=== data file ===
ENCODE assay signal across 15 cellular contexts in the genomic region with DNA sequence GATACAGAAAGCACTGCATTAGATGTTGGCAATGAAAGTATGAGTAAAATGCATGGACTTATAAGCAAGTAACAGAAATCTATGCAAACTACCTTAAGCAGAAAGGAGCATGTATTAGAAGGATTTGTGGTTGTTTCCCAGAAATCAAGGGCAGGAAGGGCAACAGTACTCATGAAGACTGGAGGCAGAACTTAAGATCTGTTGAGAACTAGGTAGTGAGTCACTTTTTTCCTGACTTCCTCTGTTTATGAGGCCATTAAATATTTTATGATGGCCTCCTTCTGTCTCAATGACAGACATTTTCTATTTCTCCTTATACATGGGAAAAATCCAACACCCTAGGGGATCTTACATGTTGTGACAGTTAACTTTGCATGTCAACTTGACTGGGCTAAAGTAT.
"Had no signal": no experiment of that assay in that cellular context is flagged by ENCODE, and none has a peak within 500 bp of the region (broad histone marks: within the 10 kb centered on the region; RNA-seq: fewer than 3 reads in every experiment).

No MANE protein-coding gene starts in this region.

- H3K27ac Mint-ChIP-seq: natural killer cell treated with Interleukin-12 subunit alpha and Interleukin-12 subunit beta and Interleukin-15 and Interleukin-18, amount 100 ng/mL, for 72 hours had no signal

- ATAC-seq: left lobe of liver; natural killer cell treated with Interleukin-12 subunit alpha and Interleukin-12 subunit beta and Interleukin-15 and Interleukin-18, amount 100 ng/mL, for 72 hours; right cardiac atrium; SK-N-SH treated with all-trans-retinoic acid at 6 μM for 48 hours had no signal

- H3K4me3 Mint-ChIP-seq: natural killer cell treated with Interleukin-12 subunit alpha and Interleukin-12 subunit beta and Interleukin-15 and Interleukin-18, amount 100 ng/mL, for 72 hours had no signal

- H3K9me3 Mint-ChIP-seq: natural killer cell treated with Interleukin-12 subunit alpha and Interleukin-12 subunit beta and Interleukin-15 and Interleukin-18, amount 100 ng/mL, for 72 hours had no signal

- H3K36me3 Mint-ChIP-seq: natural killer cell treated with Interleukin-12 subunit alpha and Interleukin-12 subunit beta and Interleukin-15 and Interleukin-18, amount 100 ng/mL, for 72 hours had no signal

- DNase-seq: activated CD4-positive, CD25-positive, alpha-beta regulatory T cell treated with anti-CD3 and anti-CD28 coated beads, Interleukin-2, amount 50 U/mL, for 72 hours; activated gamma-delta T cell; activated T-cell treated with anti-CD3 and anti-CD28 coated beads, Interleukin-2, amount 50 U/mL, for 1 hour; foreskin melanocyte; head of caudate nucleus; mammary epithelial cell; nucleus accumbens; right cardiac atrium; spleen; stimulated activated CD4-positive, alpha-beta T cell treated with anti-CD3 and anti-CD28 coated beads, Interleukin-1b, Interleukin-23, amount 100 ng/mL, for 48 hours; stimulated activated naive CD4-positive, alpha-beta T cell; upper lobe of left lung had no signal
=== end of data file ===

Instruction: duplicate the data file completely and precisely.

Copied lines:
ENCODE assay signal across 15 cellular contexts in the genomic region with DNA sequence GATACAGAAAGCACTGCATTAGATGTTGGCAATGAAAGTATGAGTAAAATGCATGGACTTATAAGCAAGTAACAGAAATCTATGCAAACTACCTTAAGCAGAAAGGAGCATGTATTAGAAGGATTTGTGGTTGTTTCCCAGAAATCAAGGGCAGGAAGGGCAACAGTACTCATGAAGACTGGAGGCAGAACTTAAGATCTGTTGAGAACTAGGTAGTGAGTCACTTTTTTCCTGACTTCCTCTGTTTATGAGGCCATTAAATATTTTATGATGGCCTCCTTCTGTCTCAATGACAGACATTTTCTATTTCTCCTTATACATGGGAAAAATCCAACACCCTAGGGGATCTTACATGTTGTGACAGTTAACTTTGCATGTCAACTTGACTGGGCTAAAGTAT.
"Had no signal": no experiment of that assay in that cellular context is flagged by ENCODE, and none has a peak within 500 bp of the region (broad histone marks: within the 10 kb centered on the region; RNA-seq: fewer than 3 reads in every experiment).

No MANE protein-coding gene starts in this region.

- H3K27ac Mint-ChIP-seq: natural killer cell treated with Interleukin-12 subunit alpha and Interleukin-12 subunit beta and Interleukin-15 and Interleukin-18, amount 100 ng/mL, for 72 hours had no signal

- ATAC-seq: left lobe of liver; natural killer cell treated with Interleukin-12 subunit alpha and Interleukin-12 subunit beta and Interleukin-15 and Interleukin-18, amount 100 ng/mL, for 72 hours; right cardiac atrium; SK-N-SH treated with all-trans-retinoic acid at 6 μM for 48 hours had no signal

- H3K4me3 Mint-ChIP-seq: natural killer cell treated with Interleukin-12 subunit alpha and Interleukin-12 subunit beta and Interleukin-15 and Interleukin-18, amount 100 ng/mL, for 72 hours had no signal

- H3K9me3 Mint-ChIP-seq: natural killer cell treated with Interleukin-12 subunit alpha and Interleukin-12 subunit beta and Interleukin-15 and Interleukin-18, amount 100 ng/mL, for 72 hours had no signal

- H3K36me3 Mint-ChIP-seq: natural killer cell treated with Interleukin-12 subunit alpha and Interleukin-12 subunit beta and Interleukin-15 and Interleukin-18, amount 100 ng/mL, for 72 hours had no signal

- DNase-seq: activated CD4-positive, CD25-positive, alpha-beta regulatory T cell treated with anti-CD3 and anti-CD28 coated beads, Interleukin-2, amount 50 U/mL, for 72 hours; activated gamma-delta T cell; activated T-cell treated with anti-CD3 and anti-CD28 coated beads, Interleukin-2, amount 50 U/mL, for 1 hour; foreskin melanocyte; head of caudate nucleus; mammary epithelial cell; nucleus accumbens; right cardiac atrium; spleen; stimulated activated CD4-positive, alpha-beta T cell treated with anti-CD3 and anti-CD28 coated beads, Interleukin-1b, Interleukin-23, amount 100 ng/mL, for 48 hours; stimulated activated naive CD4-positive, alpha-beta T cell; upper lobe of left lung had no signal